2. I wish I could see more flies – especially robber flies. I’ve only happened on one once. They are very noisy fliers.

      1. My yard would actually have that but the hill is steep to get to it and I don’t think I’m up for it. Also the deer flies would bite me so much that I’d return a bloody stump.

  3. Stunning photos. The bee mimic robber fly with its fly prey particularly stands out! What equipment are you using? I would love to try macro photography but it seems a bit daunting.

    1. It hardly matters what equipment one uses, as long as it has 16 Mpx or more, and a sharp lens that has close up capabilities. All cameras in that range are good.
      A used 50mm lens on extension tubes will work wonders. Plus an external flash, and a diffuser on the flash.
      Besides dslr or mirrorless cameras, there are good point and shoot cameras that do quite well. A photographer named Jenn Forman uses a Canon powershot point and shoot, and look at what she does!

  4. Terrific photos. I guess with compound eyes, tilting the head around gives them better orientation? Hard to know what a fly sees.

    1. My guess on the head movements is that although they have a wide field of vision, their forward vision is most acute. So they turn their heads to put their sharpest vision on possible targets.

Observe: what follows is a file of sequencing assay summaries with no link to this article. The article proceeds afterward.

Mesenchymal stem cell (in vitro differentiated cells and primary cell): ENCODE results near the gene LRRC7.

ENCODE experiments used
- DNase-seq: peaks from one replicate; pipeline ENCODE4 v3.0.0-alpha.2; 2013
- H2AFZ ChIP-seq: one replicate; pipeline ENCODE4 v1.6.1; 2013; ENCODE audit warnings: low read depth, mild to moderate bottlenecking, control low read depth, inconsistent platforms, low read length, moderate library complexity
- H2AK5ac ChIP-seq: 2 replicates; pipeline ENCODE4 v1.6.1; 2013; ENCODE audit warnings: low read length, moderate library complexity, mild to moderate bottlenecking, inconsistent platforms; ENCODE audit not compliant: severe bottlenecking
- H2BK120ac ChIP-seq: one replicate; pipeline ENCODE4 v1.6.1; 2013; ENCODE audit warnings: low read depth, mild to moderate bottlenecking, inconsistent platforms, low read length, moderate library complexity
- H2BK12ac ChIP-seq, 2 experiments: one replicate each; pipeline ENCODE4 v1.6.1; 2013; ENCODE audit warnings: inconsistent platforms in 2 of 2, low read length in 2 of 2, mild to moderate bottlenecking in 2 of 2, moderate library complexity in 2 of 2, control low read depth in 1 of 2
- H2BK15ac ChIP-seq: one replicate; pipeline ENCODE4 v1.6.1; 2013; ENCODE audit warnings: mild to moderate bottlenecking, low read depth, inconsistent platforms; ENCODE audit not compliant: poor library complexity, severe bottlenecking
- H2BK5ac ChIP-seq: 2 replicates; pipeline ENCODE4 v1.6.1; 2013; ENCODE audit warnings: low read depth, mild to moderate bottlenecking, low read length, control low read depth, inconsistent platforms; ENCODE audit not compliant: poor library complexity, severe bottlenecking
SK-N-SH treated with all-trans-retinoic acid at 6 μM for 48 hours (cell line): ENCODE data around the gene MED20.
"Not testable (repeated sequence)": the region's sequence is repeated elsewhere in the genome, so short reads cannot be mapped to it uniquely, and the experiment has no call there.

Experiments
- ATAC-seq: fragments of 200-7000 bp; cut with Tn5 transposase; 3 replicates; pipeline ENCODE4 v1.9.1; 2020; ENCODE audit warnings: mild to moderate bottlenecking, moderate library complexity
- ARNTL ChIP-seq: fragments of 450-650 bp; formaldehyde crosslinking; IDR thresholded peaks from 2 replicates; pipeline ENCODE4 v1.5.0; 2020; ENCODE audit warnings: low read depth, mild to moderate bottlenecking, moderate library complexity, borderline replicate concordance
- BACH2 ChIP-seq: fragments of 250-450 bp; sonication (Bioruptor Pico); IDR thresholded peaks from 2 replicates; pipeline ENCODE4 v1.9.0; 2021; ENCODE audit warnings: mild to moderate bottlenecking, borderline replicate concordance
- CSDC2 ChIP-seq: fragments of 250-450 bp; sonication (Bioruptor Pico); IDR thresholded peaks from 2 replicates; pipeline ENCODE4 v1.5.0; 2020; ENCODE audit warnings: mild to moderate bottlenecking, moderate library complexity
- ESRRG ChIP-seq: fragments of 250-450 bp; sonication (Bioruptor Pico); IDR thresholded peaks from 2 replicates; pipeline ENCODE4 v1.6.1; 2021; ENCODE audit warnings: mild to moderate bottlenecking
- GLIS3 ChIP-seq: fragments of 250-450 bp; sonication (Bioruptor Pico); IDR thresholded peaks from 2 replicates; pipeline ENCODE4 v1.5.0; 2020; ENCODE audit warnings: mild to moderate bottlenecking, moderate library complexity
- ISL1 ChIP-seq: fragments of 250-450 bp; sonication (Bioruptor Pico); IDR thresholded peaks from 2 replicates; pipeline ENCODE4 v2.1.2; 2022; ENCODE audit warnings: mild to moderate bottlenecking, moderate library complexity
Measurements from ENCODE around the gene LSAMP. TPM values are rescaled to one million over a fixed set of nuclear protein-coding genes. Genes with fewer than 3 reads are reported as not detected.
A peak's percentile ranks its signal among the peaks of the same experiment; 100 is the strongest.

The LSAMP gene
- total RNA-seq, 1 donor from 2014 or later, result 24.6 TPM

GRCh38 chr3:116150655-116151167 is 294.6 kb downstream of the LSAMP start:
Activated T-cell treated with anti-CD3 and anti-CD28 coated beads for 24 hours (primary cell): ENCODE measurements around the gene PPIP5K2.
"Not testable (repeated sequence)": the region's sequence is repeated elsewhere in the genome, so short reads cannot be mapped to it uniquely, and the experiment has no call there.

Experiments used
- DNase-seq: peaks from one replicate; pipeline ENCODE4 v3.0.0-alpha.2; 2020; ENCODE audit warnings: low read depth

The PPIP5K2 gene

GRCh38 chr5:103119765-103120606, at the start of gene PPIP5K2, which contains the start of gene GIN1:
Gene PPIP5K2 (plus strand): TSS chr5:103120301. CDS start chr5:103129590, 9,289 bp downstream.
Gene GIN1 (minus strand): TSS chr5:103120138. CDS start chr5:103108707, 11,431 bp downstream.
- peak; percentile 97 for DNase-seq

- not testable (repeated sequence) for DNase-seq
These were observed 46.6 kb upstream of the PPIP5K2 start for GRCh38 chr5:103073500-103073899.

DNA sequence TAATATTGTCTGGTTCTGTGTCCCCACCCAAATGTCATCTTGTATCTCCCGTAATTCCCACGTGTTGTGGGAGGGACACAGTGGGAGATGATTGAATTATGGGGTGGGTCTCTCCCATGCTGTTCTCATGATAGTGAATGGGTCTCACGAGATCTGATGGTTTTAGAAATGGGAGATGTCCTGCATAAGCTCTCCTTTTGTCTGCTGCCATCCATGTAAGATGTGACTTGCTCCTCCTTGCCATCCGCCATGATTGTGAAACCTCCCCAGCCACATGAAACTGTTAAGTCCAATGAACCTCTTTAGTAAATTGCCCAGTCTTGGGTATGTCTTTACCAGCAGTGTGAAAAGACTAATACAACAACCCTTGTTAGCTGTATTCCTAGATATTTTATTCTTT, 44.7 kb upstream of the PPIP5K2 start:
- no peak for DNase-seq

5. Those are all excellent pictures of fascinating behavior. The odd thing about these guys is that they lack “heads” as such. Anterior to the abdomen, they seem to be just a pair of eyes affixed to a thin thread. They can’t have much mentality going for them.

  6. @Mark
    Thanks for letting us see those lovely piccies.

    I have a new appreciation for flies,
    esp those robber ones!

    1. Those are called halteres, and all true flies have them. They are balancing organs used for flight, and are descended from hind wings. So most insects have a pair of front and hind wings, but flies have only front wings and their hind wings are now halteres.

  7. just wonderful as always Mark. Flies are a very underrated group of insects in terms of beauty and interest